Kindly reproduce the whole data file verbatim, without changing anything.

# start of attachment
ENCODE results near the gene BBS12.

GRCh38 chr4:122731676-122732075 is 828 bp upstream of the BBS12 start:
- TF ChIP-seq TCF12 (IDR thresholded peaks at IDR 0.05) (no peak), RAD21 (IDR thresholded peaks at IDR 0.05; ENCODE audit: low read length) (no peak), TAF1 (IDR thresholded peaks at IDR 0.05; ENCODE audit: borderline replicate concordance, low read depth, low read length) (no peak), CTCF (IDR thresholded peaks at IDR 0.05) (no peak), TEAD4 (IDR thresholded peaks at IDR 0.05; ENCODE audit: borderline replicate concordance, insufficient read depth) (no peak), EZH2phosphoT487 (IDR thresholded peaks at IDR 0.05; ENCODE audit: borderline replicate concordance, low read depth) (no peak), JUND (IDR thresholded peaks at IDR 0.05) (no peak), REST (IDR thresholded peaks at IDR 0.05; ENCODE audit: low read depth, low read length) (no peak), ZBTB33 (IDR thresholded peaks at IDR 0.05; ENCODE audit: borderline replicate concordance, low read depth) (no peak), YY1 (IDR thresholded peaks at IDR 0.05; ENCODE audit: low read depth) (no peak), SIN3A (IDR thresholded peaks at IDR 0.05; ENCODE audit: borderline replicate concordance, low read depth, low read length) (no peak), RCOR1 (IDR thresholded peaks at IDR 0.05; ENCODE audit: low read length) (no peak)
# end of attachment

ENCODE results near the gene BBS12.

GRCh38 chr4:122731676-122732075 is 828 bp upstream of the BBS12 start:
- TF ChIP-seq TCF12 (IDR thresholded peaks at IDR 0.05) (no peak), RAD21 (IDR thresholded peaks at IDR 0.05; ENCODE audit: low read length) (no peak), TAF1 (IDR thresholded peaks at IDR 0.05; ENCODE audit: borderline replicate concordance, low read depth, low read length) (no peak), CTCF (IDR thresholded peaks at IDR 0.05) (no peak), TEAD4 (IDR thresholded peaks at IDR 0.05; ENCODE audit: borderline replicate concordance, insufficient read depth) (no peak), EZH2phosphoT487 (IDR thresholded peaks at IDR 0.05; ENCODE audit: borderline replicate concordance, low read depth) (no peak), JUND (IDR thresholded peaks at IDR 0.05) (no peak), REST (IDR thresholded peaks at IDR 0.05; ENCODE audit: low read depth, low read length) (no peak), ZBTB33 (IDR thresholded peaks at IDR 0.05; ENCODE audit: borderline replicate concordance, low read depth) (no peak), YY1 (IDR thresholded peaks at IDR 0.05; ENCODE audit: low read depth) (no peak), SIN3A (IDR thresholded peaks at IDR 0.05; ENCODE audit: borderline replicate concordance, low read depth, low read length) (no peak), RCOR1 (IDR thresholded peaks at IDR 0.05; ENCODE audit: low read length) (no peak)